96 percent of teachers and 92 percent of parents believe integration of technology in teaching and learning is important to the education of American students. This surprising – (but worth a hallelujah) – finding was revealed in a poll released by the LEAD Commission last week. This overwhelming support for technology should silence the naysayers of digital learning and especially the troublemakers that claim digital instruction is out to take over teacher jobs. Whether it’s a blended learning environment, bring your own device initiatives, or virtual schools, clearly most agree that leveraging technology to provide a more personalized education is a good thing.
There is no doubt that technology has, and will continue to, cause a wave of restructuring for the education industry. But instead of seeing it as a threat to the teaching profession, let’s recognize technology’s potential to empower teachers – to raise the expectations of what a teacher must know how to do in order to prepare the next generation of students with deeper learning skills.
Certainly, this will mean a major shift for some teachers and their roles in schools. Given that many teachers may no longer be the chief disseminator of knowledge, what might some of these new roles look like? In the Alliance for Excellent Education’s new issue brief, Culture Shift: Teaching in a Learner-Centered Environment Powered by Digital Learning, Mary Ann Wolf lays out a list of new teaching roles:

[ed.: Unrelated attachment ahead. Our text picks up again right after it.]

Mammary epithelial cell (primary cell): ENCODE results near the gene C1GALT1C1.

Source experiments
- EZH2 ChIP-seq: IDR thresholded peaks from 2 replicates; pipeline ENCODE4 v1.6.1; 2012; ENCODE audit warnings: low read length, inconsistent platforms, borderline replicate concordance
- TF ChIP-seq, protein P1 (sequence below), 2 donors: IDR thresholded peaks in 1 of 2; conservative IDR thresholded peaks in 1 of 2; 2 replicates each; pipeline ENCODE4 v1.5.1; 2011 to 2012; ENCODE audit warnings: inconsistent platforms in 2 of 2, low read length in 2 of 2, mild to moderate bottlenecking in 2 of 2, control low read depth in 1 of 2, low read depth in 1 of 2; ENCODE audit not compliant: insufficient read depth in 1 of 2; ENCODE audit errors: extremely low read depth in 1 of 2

1) Facilitator of Learning
2) User of Data and Assessments
3) Contributor and Coach with Peers
4) Curriculum Adaptor and Designer
As we begin to see these roles become more prominent in schools throughout the country, it makes sense to ask the question, “What’s next?” KnowledgeWorks’ most recent future forecast, the 2020 Forecast: Creating the Future of Learning, studied trends from other industries to give us a glimpse of what those future roles might entail. Imagine a learning environment where teachers must also adapt to roles like a Learning Fitness Instructor who helps build and strengthen basic cognitive skills, an Edu-vator charged with exploring innovations in the edu-sphere, and a Community Intelligence Cartographer helping learners identify educational opportunities within their community.
Instead of indulging in arguments that pit the teacher vs. the iPad, let’s instead think about how to restructure an education system that empowers our teachers to master the wide range of roles necessary for a truly personalized learning environment. We need to give them the opportunities to master new competencies, the paycheck to make it worth their time, and a voice as co-creator of an evolving system where everyone – teachers and students- takes personal responsibility for their learning.